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Informatik-Kolloquium am 2.6.: "Scratch: Programming in Youth Communities"

Am Mittwoch, dem 2. Juni, um 17:15 Uhr referiert Yasmin Kafai (Unversity of Pennsylvania) im Cartesium

Following in the footsteps of Logo, Scratch was developed to appeal to youth who hadn’t previously imagined themselves as programmers. Our goal was to make it easy for everyone, people of all ages, backgrounds, and interests, to program their own interactive stories, games, animations, and simulations – and to share their creations with one another. Since the public launch in May 2007, the Scratch website (http://scratch.mit.edu) has become a vibrant online community, with people sharing, discussing, and remixing one another’s projects. The collection of projects is wildly diverse: video games, interactive newsletters, science simulations, virtual tours, birthday cards, animated dance contests, interactive tutorials, and many others, all programmed in Scratch. As they program and share projects, Scratchers learn to think creatively, reason systematically, and work collaboratively. In this presentation, I will talk about results from various research studies on Scratch programming, on patterns of participation in the online Scratch community, and the development of expertise among young Scratch programmers concluding with an outlookon upcoming developments.

Yasmin Kafai is currently guest researcher at the University of Bremen (AG dimeb, Informatik)


As a learning scientist, Dr. Kafai examines digital media designs and learning cultures through the lens of constructionist theory. Her early work, published in "Minds in Play: Computer Game Design as a Context for Children’s Learning" (1995), set the foundation for programmatic initiatives on game design for learning in the United States and Europe. "Beyond Barbie and Mortal Kombat" (2008) presented new developments in gender and gaming. Her recent collaboration with the MIT Media Laboratory have resulted in the design of Scratch (scratch.mit.edu) for Computer Clubhouses, a worldwide network of community technology centers, that she also documented in a recent book edition "The Computer Clubhouse: Constructionism and Creativity in Youth Communities" (2009). Supported by the National Science Foundation and the MacArthur Foundation, Dr. Kafai is now spearheading grants with MIT and Indiana University to investigate how the design of computational textile construction kits and communities can help broaden participation in computing. She is the co-executive editor ofthe Journal of the Learning Sciences and a professor of education and computer and information science at the University of Pennsylvania.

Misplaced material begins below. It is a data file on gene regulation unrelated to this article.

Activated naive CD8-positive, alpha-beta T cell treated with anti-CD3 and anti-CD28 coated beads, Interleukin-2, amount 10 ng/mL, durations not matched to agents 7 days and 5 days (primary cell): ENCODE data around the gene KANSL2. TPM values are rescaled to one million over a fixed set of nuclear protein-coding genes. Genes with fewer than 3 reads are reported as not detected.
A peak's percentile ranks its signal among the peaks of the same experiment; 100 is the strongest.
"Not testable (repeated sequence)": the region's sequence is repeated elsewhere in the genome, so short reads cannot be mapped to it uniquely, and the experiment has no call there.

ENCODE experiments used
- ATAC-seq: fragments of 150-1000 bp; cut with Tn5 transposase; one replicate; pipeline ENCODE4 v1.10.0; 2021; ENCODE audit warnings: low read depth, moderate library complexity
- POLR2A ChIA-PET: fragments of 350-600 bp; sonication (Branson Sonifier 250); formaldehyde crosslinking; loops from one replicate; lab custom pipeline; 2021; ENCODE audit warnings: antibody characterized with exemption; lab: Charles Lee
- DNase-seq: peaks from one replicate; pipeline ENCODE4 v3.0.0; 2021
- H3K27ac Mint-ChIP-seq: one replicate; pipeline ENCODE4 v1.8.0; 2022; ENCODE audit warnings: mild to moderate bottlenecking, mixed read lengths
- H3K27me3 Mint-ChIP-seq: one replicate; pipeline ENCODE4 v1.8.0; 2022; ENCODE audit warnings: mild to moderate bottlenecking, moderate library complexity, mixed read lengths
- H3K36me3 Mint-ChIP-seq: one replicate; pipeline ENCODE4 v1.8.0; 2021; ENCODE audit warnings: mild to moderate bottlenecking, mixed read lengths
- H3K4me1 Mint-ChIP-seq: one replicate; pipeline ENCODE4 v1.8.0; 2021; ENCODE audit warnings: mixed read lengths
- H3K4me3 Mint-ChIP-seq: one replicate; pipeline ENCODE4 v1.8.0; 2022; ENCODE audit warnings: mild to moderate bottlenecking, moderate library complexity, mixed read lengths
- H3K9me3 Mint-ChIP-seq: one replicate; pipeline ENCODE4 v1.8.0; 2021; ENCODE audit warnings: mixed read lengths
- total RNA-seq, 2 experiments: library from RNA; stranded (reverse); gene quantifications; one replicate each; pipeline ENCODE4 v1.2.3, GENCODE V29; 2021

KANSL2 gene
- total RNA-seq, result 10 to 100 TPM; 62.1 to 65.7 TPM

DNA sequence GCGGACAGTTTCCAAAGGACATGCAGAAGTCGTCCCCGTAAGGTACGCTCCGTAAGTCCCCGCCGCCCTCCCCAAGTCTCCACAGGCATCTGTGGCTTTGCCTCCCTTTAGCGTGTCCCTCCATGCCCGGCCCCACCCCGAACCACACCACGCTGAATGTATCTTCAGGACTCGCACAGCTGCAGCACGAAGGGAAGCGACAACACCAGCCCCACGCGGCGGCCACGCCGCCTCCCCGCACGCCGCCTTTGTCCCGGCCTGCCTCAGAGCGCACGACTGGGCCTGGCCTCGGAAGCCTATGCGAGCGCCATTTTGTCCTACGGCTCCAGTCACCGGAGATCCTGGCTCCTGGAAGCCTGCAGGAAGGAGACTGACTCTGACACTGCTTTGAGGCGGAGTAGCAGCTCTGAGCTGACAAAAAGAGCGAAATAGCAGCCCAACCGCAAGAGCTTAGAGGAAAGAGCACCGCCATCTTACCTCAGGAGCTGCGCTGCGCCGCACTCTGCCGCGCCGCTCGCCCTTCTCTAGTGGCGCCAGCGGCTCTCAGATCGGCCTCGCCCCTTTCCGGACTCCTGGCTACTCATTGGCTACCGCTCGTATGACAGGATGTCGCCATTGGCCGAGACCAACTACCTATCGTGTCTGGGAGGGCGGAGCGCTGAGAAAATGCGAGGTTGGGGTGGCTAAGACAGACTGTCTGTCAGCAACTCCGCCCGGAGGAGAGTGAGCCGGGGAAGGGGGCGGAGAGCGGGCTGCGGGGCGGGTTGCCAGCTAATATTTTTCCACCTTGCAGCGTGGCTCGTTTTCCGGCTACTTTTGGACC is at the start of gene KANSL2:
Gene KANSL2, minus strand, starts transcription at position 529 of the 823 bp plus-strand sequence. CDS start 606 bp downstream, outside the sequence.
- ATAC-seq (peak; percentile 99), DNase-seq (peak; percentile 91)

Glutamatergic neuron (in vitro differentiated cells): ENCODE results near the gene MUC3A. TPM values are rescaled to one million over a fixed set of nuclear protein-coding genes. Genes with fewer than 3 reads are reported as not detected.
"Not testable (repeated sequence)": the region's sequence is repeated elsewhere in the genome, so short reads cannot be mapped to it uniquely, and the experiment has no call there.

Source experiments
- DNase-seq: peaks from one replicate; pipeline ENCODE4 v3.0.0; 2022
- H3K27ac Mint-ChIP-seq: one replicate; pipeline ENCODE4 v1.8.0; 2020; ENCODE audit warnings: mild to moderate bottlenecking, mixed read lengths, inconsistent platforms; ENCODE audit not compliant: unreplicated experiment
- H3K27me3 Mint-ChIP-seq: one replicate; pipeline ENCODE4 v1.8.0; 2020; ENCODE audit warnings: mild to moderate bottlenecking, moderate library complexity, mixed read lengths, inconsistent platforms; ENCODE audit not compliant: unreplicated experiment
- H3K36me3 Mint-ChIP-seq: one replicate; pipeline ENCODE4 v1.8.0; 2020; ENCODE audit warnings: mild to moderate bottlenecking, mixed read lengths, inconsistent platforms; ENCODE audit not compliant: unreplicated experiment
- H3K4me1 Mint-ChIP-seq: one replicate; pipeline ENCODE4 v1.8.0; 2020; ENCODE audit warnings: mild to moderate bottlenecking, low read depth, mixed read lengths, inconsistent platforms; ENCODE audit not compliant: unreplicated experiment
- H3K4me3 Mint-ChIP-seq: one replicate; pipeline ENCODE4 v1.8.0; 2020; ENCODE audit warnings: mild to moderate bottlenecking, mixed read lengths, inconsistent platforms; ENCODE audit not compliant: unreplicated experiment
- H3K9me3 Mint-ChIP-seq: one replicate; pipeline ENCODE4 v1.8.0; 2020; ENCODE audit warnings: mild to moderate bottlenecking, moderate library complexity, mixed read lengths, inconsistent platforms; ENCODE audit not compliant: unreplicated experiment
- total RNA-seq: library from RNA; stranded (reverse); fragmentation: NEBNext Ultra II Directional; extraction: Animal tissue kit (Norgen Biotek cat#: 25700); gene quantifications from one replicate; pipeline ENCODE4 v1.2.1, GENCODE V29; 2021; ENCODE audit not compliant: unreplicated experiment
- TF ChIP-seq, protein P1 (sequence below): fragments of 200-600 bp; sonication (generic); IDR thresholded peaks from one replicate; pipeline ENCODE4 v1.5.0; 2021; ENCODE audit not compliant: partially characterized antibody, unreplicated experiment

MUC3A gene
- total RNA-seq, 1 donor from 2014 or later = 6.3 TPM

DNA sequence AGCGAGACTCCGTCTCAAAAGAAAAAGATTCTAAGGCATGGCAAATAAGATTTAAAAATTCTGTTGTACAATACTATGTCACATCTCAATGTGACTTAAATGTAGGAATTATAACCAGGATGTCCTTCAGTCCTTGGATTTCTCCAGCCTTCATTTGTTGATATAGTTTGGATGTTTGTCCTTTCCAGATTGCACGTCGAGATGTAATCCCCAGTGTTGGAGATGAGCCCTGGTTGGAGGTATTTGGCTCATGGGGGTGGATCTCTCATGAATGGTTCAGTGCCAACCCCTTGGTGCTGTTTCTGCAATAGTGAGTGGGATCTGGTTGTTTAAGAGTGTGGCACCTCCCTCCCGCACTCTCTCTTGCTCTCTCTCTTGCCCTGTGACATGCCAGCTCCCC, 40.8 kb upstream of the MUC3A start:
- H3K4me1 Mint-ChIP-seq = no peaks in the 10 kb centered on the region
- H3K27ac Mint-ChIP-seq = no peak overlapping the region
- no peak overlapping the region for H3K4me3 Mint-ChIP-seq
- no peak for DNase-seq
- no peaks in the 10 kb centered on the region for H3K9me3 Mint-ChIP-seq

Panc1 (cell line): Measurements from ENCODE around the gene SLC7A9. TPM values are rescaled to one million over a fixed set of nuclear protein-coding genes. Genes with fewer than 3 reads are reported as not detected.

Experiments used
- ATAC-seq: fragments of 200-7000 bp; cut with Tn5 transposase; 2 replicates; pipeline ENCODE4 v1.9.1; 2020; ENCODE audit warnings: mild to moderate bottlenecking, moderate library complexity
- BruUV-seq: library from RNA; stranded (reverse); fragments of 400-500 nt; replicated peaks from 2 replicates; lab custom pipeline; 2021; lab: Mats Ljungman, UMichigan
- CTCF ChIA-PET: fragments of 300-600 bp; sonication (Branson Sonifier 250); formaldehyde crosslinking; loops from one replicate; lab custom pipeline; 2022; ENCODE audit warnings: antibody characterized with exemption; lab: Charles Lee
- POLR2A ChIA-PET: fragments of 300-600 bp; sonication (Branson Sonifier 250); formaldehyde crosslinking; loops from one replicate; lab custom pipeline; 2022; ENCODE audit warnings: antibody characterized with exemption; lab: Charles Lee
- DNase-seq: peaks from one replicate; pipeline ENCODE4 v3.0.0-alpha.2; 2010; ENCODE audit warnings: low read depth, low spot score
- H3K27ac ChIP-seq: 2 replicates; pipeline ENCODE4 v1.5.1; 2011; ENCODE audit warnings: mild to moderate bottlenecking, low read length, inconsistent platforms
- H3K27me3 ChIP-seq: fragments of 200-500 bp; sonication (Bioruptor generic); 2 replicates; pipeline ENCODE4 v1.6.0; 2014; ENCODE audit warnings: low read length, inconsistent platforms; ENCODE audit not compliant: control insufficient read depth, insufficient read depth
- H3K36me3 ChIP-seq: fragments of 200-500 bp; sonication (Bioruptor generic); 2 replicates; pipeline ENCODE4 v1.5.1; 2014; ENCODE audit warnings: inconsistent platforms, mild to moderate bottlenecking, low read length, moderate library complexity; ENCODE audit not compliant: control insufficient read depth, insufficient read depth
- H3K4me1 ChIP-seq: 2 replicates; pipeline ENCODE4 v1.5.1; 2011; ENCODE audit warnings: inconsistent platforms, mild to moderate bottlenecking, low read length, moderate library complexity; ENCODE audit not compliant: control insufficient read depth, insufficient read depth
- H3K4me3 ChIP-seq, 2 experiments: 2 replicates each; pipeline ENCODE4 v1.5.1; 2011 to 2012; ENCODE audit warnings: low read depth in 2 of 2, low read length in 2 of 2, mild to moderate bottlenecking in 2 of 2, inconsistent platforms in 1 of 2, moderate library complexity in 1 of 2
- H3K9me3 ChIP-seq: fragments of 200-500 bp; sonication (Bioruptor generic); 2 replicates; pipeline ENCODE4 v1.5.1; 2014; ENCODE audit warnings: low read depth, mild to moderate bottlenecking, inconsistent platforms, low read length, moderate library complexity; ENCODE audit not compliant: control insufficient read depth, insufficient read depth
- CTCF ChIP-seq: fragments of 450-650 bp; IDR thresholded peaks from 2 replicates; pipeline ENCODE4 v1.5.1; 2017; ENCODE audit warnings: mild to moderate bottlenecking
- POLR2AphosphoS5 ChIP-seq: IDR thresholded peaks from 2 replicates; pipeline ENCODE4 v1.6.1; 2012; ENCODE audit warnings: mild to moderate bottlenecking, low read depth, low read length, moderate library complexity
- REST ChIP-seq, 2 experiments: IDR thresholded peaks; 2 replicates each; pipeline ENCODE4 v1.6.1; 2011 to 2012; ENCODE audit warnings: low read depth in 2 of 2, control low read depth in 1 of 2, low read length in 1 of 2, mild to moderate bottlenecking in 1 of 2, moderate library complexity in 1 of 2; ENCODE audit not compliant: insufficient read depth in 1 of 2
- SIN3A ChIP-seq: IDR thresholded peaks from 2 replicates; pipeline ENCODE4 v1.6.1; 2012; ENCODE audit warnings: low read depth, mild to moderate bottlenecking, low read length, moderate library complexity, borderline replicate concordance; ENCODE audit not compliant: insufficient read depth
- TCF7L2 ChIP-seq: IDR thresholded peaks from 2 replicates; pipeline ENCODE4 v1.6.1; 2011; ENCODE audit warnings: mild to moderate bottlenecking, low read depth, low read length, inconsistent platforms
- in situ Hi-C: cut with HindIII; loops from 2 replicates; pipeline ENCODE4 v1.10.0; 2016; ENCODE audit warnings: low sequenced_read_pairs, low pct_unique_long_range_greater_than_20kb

Yasmin B. Kafai

Professor Learning Sciences Co-Editor-in-Chief, The Journal of the Learning Sciences

2010 Fellow of the American Educational Research Association  

University of Pennsylvania Graduate School of Education

3700 Walnut Street Philadelphia, PA 19104-6216

Voice 215.746.3468 Fax 215.898.4399

Email kafai@upenn.edu